This is a notion I’ve heard many times before but which didn’t fully realize until I shared the room with individuals from all over the world: Hungary, Croatia, the Netherlands, and Italy. The full gravity of it hit me when a Syrian refugee and educator shared stories of how she would play music for her students to drown out the sound of airplanes and bombs. Carl Sagan says we are all made of stars. Instead of trying to dim them because of their differences, I think it’s time we celebrate the things that make our fellow stars shine.
We all are made of
We all feel
There are a million things that we aren’t.
There are a million and one things that we are.
When we look at comparisons,
holding ourselves up to
or someone we think should be our mirror,
we always look at the one thing that makes us different.
By doing so, we either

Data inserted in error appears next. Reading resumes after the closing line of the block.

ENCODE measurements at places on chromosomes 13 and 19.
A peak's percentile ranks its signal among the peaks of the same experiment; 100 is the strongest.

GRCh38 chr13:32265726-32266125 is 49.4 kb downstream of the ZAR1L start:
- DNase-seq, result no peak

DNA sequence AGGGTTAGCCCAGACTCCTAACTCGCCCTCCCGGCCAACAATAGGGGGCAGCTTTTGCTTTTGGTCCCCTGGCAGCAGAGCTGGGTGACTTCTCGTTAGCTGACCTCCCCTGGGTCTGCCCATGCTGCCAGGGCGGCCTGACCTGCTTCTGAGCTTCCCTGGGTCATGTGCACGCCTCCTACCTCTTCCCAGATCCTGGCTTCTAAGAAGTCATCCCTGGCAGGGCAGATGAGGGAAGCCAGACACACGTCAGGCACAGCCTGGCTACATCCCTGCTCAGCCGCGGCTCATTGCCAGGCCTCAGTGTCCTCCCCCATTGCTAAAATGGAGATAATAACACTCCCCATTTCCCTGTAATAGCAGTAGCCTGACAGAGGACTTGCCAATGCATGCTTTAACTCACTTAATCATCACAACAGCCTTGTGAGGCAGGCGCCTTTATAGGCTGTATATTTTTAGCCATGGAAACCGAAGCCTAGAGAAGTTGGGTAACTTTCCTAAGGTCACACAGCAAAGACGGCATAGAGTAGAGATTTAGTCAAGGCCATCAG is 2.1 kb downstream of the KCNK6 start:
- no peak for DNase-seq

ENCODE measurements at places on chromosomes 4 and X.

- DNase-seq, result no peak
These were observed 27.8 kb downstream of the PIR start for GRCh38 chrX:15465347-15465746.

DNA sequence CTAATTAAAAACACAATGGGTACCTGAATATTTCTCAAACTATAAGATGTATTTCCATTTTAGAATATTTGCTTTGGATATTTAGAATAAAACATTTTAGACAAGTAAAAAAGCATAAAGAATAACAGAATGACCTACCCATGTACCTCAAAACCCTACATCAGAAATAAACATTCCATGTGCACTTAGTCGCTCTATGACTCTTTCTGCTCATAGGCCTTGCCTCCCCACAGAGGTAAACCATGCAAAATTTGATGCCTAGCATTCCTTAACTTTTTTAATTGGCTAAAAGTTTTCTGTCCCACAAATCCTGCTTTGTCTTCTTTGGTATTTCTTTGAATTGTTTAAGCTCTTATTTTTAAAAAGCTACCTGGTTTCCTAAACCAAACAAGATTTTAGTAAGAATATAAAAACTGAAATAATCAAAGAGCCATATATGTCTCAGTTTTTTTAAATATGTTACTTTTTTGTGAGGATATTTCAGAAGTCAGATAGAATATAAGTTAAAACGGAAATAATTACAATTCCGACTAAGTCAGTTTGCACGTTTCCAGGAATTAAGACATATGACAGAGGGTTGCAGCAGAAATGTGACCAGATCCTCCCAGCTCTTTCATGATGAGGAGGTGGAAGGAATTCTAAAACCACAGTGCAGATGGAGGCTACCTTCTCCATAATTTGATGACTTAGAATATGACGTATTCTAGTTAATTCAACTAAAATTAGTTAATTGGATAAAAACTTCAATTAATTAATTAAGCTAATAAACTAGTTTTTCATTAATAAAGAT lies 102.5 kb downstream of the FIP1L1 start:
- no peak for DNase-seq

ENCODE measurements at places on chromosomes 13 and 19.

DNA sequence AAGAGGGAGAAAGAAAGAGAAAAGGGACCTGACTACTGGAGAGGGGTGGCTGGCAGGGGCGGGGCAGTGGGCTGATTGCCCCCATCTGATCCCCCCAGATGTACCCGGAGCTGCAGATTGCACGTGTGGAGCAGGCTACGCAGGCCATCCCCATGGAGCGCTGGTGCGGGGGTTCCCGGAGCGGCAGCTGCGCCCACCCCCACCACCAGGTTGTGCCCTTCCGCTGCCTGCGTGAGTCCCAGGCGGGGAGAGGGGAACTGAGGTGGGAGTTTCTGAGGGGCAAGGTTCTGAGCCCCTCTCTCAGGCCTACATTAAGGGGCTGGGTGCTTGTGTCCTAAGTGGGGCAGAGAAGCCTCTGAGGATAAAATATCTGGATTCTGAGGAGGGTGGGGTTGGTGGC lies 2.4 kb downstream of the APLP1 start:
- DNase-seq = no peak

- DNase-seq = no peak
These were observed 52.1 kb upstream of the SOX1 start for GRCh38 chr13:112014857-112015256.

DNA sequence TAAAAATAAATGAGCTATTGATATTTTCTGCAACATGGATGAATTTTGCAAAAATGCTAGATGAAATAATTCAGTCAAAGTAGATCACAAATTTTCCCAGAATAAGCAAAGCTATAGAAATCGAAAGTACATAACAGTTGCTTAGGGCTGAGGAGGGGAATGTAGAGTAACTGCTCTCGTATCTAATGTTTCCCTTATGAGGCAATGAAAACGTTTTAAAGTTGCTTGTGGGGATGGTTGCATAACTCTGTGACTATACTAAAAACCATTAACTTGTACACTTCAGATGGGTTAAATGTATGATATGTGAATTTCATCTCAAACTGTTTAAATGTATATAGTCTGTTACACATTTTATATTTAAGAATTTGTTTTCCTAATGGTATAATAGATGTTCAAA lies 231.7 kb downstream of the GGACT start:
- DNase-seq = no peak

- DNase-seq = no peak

negate the other person
because we believe our difference is more important,
or we negate ourselves
because we believe our difference makes us somehow deficient.
we should be looking
at the one thing that makes each of us unique
and celebrating the miracle of improbability
that created it.
It’s all in the connotation of things.
The way we see things in either:
lightness or darkness.
love or hate.
lament or celebration.
We all try to dim
our fellow stars,
but it doesn’t have to be this way.
This post initially appear on Miss Ross’s Blog via my school district.
Featured Image: Pixabay – “Stars” by skeeze (CC0 Public Domain)